Even for a country of China’s size and opacity, the scale of the correction from new government data is immense. China has been consuming as much as 17 percent more coal each year than reported, according to the new government figures. By some initial estimates, that could translate to almost a billion more tons of carbon dioxide released into the atmosphere annually in recent years, more than all of Germany emits from fossil fuels.
Officials from around the world will have to come to grips with the new figures when they gather in Paris this month to negotiate an international framework for curtailing greenhouse-gas pollution. The data also pose a challenge for scientists who are trying to reduce China’s smog, which often bathes whole regions in acrid, unhealthy haze.
The Chinese government has promised to halt the growth of its emissions of carbon dioxide, the main greenhouse pollutant from coal and other fossil fuels, by 2030. The new data suggest that the task of meeting that deadline by reducing China’s dependence on coal will be more daunting and urgent than expected, said Yang Fuqiang, a former energy official in China who now advises the Natural Resources Defense Council.
“This will have a big impact, because China has been burning so much more coal than we believed,” Yang said. “It turns out that it was an even bigger emitter than we imagined. This helps to explain why China’s air quality is so poor, and that will make it easier to get national leaders to take this seriously.”
The new data, which appeared recently in an energy statistics yearbook published without fanfare by China’s statistical agency, show that coal consumption has been underestimated since 2000, and particularly in recent years. The revisions were based on a census of the economy in 2013 that exposed gaps in data collection, especially from small companies and factories.
Illustrating the scale of the revision, the new figures add about 600 million tons to China’s coal consumption in 2012 — an amount equivalent to more than 70 percent of the total coal used annually by the United States.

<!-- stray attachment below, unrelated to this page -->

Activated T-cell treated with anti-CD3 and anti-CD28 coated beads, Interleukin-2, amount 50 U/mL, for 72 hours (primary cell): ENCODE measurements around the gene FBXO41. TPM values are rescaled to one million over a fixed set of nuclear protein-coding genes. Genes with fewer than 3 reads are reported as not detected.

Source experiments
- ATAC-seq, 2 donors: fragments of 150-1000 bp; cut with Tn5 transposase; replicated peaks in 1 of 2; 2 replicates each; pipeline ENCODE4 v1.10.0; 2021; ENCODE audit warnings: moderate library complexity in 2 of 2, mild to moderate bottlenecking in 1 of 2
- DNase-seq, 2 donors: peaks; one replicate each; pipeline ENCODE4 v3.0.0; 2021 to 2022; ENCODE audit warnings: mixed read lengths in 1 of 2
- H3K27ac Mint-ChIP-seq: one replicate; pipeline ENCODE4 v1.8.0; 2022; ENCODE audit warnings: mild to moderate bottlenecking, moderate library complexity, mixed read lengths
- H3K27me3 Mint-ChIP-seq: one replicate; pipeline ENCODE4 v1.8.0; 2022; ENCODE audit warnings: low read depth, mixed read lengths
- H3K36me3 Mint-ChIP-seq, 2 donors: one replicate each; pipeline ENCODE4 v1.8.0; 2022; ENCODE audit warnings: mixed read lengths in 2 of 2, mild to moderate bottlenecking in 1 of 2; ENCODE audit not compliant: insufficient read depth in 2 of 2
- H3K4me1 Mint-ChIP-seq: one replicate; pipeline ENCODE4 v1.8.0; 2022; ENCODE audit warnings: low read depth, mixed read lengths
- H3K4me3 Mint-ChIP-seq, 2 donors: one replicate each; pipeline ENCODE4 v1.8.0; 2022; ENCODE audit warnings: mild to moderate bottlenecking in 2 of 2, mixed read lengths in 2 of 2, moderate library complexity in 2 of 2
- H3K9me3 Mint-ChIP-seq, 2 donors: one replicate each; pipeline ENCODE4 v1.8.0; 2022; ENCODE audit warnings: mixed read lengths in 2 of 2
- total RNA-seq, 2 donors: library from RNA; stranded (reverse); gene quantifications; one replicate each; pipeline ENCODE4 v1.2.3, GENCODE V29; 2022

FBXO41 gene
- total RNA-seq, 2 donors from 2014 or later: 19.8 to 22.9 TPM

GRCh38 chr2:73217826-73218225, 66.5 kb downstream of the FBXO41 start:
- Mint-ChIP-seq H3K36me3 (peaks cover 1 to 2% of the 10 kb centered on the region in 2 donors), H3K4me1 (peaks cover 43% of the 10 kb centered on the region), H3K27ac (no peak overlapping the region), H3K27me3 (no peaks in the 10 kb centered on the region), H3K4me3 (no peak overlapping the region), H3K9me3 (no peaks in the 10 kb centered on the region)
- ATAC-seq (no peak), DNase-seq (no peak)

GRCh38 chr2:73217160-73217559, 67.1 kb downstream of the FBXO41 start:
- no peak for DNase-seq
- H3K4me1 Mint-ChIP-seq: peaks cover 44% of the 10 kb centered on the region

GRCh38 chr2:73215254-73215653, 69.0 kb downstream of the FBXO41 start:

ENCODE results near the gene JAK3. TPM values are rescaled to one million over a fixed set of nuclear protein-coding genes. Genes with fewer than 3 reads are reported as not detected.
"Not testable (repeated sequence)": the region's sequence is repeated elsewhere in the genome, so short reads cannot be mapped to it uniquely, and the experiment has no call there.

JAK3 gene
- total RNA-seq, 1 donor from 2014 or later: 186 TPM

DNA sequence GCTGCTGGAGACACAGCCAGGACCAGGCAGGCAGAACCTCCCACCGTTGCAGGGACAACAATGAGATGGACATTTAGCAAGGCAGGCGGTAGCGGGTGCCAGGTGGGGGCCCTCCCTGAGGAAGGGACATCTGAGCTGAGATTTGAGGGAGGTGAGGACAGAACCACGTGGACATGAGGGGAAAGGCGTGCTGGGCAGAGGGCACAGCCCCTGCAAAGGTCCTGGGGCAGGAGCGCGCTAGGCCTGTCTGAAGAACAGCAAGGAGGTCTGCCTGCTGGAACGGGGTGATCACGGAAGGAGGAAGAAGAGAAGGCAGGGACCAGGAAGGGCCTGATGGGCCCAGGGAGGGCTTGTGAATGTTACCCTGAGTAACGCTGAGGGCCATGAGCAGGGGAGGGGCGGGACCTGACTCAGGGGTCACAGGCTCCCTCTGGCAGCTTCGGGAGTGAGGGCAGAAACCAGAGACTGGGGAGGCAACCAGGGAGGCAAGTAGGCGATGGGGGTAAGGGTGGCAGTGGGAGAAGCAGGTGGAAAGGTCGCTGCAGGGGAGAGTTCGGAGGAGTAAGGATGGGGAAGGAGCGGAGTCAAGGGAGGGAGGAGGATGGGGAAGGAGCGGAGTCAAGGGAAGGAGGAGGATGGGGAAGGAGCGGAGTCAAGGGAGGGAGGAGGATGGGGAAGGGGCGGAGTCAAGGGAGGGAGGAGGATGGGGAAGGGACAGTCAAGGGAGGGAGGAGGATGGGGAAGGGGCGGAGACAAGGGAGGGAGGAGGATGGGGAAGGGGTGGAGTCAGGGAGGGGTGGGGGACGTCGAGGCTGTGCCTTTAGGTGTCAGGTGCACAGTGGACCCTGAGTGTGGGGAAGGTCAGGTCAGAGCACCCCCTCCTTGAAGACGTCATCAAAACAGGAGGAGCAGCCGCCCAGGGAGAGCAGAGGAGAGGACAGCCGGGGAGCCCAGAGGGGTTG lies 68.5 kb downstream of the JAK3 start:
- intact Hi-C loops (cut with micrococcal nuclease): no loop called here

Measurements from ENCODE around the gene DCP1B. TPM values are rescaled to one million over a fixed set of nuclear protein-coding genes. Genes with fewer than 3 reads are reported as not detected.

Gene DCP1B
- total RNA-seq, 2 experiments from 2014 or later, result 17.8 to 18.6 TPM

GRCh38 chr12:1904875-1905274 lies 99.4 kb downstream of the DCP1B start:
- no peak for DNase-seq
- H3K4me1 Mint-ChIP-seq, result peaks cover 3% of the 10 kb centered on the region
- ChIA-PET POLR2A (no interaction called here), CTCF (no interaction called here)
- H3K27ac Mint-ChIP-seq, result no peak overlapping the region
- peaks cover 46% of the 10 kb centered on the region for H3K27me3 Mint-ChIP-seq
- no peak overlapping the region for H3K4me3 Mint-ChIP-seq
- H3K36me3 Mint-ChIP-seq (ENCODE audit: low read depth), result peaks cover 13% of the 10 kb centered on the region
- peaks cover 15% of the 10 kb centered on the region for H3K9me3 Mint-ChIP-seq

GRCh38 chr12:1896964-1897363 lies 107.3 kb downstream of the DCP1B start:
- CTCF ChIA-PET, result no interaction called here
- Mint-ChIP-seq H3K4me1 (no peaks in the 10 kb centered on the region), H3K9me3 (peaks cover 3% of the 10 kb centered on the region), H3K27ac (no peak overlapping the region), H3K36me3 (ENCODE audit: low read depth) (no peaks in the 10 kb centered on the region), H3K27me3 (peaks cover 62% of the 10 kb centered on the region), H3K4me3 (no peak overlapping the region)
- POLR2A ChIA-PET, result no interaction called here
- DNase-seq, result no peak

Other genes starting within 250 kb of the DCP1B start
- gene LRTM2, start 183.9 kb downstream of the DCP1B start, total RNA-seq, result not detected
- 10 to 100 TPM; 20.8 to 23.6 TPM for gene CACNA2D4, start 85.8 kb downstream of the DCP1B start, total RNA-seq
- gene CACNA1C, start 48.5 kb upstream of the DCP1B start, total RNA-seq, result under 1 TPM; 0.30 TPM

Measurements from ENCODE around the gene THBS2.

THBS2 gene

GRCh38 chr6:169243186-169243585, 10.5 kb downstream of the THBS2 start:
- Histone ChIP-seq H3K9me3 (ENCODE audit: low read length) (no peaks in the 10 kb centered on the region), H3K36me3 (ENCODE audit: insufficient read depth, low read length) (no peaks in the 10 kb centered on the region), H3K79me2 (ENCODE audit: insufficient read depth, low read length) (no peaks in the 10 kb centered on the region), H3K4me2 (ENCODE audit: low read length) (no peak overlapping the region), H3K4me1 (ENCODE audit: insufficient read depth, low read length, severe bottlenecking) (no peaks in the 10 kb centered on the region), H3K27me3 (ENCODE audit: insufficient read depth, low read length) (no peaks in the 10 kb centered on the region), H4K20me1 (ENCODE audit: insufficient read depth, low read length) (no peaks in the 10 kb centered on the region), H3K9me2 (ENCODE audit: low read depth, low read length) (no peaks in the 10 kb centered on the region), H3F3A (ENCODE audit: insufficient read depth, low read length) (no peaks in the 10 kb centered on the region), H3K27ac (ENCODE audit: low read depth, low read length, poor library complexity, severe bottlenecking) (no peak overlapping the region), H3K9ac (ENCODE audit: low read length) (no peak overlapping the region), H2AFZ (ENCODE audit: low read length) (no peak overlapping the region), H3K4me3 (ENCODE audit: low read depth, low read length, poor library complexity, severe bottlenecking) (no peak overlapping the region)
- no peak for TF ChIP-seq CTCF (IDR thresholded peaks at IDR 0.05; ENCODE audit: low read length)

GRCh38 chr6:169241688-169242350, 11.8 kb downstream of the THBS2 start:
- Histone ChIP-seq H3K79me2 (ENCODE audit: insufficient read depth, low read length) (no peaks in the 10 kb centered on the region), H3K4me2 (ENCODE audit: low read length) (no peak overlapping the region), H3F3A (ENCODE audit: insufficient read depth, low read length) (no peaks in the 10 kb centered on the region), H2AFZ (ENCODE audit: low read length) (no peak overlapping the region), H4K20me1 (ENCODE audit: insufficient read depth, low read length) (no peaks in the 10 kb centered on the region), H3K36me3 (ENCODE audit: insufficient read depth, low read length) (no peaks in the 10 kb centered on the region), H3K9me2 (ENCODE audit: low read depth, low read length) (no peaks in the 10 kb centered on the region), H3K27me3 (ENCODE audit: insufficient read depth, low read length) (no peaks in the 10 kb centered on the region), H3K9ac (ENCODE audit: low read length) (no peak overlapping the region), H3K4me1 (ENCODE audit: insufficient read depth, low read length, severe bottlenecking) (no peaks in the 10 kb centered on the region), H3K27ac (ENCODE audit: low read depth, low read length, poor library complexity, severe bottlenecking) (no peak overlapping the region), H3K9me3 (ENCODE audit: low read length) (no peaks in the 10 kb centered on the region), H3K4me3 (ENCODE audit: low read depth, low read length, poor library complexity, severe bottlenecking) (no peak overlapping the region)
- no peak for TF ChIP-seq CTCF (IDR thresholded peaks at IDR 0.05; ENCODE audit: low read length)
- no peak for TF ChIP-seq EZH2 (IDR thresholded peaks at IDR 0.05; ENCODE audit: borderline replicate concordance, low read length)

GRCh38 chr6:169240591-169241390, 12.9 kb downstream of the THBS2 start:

“It’s been a confusing situation for a long time,” said Ayaka Jones, a China analyst at the U.S. Energy Information Administration in Washington. She said the new data vindicated her earlier analysis of China’s preliminary statistics, which flagged significantly increased numbers for coal use and overall energy consumption.
The new data indicated that much of the change came from heavy industry – including plants that produce coal chemicals and cement, as well as those using coking coal, which goes to make steel, Jones said. The correction for coal use in electric power generation was much smaller.
Officials accepted the need to correct worsening distortions in the old data but have not commented publicly on the changes, according to Lin Boqiang, director of the China Center for Energy Economics Research at Xiamen University in eastern China. Lin said in a telephone interview that this was partly because the new figures made it more complicated to set and assess the country’s clean-energy goals.
“It’s created a lot of bewilderment,” he said. “Our basic data will have to be adjusted, and the international agencies will also have to adjust their databases. This is troublesome because many forecasts and commitments were based on the previous data.”
When President Xi Jinping proposed that China’s emissions stop growing by 2030, he did not say what level they would reach by then. The new numbers may mean that the peak will be higher, but they also raise hopes that emissions will crest many years sooner, Yang, the climate adviser, said.